TAMPA — More than one-quarter of all renters in the Tampa metro area spend over half of their income on housing and utilities, placing them in a category experts call “severely burdened renters,” according to a report released today by the Make Room campaign.
The Tampa-St. Petersburg- Clearwater metropolitan statistical area is one of 10 metro areas in Florida identified in the report as having a high percentage of families designated “severely burdened.”
That’s 114,342 renters, or 27.4 percent. Florida has the highest percentage in the nation.
Nationally, 1 in 4 families — about 11 million people — spend half their income on rent and utilities. Spending 30 percent of income or less is considered affordable.
The nationwide study was sponsored by Enterprise Community Partners, a charitable organization that develops and makes loans for development of affordable housing. Make Room seeks to end the rental housing crisis by spotlighting what it calls “the affordability crisis” and supporting organizations that lobby for policy changes and work to keep funding for such projects robust, Managing Director Angela Boyd said.
“Florida has a combination of a fast-growing population, soaring land prices and a construction market focused primarily on luxury buildings, creating a serious lack of affordable housing throughout the state,” Boyd said.
“Between stagnant wages and the shortage of affordable rental inventory, Floridians pay some of the most unaffordable — and continuously rising — rents in the country.
“Florida is fortunate to have a state housing trust fund,” Boyd said. “What is unfortunate is that the state Legislature often raids those funds for other uses. The money is not being used for what it was intended for.”
In Washington, she said, programs to fund affordable housing projects have experienced “cut after cut after cut, and families just cannot get ahead.”
In Florida, of the 2.1 million renter households in the 10 largest metro areas, 30.5 percent pay at least half their household income (before taxes) toward rent and utilities. The Miami-Fort Lauderdale-West Palm Beach metro area fares worse, with 284,383 renters, or 35.7 percent, paying more than half their income for rent. Next are Deltona-Daytona Beach-Ormond Beach, 30.1 percent; Orlando-Kissimmee-Sanford, 29.7 percent; and Palm Bay-Melbourne-Titusville, 28.2 percent. The Tampa metro area ranks sixth in Florida.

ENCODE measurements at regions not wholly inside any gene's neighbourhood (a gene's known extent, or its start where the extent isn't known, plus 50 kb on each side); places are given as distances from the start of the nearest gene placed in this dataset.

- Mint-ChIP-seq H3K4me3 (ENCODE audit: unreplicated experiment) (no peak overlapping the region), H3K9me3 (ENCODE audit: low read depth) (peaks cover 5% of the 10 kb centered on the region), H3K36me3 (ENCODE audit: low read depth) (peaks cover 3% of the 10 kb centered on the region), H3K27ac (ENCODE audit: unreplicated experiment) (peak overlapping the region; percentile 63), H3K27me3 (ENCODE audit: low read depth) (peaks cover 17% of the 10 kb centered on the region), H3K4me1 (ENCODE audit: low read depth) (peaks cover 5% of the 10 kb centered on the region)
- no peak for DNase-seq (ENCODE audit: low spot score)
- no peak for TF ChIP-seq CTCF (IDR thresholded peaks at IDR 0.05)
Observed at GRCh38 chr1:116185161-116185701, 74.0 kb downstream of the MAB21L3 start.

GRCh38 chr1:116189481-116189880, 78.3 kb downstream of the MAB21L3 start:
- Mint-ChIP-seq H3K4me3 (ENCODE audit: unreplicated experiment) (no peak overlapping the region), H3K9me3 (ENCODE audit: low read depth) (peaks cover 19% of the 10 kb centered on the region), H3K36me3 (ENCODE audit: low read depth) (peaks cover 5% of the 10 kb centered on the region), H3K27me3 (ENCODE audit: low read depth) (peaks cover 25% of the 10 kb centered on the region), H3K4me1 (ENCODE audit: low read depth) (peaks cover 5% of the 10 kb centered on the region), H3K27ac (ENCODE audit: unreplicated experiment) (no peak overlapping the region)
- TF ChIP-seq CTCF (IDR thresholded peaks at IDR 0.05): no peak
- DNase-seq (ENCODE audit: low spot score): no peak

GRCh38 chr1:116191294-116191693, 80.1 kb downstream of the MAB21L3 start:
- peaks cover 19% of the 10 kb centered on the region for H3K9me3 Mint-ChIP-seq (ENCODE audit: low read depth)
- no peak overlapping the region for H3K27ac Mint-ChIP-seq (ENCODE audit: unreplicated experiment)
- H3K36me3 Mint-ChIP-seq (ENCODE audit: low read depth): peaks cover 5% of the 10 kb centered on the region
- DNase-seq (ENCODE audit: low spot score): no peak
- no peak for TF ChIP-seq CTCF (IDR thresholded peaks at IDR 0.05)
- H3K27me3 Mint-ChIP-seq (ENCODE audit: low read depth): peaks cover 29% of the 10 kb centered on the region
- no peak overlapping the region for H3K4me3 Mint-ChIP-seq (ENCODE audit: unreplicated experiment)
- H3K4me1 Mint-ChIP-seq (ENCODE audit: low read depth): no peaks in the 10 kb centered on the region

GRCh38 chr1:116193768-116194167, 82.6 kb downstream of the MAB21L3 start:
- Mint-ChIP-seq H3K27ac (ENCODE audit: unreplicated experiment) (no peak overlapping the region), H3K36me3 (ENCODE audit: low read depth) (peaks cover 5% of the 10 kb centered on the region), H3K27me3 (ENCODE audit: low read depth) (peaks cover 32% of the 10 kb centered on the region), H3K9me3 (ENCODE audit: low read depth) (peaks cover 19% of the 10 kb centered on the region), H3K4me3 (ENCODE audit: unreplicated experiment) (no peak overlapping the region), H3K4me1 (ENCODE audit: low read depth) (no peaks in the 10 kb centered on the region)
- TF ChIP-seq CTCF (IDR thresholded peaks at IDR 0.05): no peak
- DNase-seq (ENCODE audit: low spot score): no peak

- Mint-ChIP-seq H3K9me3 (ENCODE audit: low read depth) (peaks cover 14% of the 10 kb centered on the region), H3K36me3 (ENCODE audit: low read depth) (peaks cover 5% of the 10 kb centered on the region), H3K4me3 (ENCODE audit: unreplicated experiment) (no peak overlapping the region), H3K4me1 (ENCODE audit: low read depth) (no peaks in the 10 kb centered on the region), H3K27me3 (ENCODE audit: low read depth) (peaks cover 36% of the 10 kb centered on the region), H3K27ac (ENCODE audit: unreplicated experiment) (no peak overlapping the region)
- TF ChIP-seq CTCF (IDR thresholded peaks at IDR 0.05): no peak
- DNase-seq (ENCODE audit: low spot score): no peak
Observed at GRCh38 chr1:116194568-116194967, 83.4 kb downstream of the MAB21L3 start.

When rents are too high, families struggle with poor health and diet and slower progress on education, according to the Make Room findings.
In Hillsborough County, there is never enough affordable housing available, said Paula Harvey, director of Affordable Housing Services, whose office finds developers willing to partner on affordable housing projects. “We don’t ever have enough money to fully fund a new affordable housing project. Our money is used to leverage other money for part of a financing package,” she said.
If a developer takes money for such a project, Harvey’s office can regulate how much rent is charged, ensuring it remains affordable.
This area’s affordable housing gap grew through both the housing boom of the early 2000s and the economic stresses of the recession, according to the University of Florida’s Shimberg Center for Housing Studies.
“In 2000, there were 58,503 low-income, cost burdened renter households in the area,” according to the UF study of affordable rental housing in the Tampa metro area.
“This number increased to 90,292 in 2007 and to 112,103 in 2013 — a 24 percent increase in households in need between 2007 and 2013, even though the total number of households in the area grew by only 3 percent.”
Hillsborough County already has thousands of units available for struggling renters, Harvey said. “But we know we need more units because we have people inquiring all the time.”
This fiscal year, she said, Hillsborough County will fund a study to inventory affordable housing and do a needs assessment. Based on that study, “we will determine how many more units we need,” Harvey said. “Our role, as we fund projects, is to try to diminish the number of people who are without affordable housing.”
Boyd applauded the effort but said the next step also is important: to keep and increase funding on both the state and federal level to invest in public-private partnerships for new affordable housing communities.
“Tampa Bay is not a special case, but we are concerned,” said Kevin Schwartz, with the Bay Area Apartment Association. “The construction of multifamily (units) came to a halt in 2008, and millions of people lost their jobs. Now we have a situation where people are coming out of the recession but not finding jobs that pay as well, and having had their houses foreclosed on, they need to rent.”
As the demand for rental units rises, he said, so do rents.
The bottom line, Boyd said, is there needs to be government funding available to couple with private dollars, and there need to be more federal tax credits available to investors willing to put their money into affordable housing.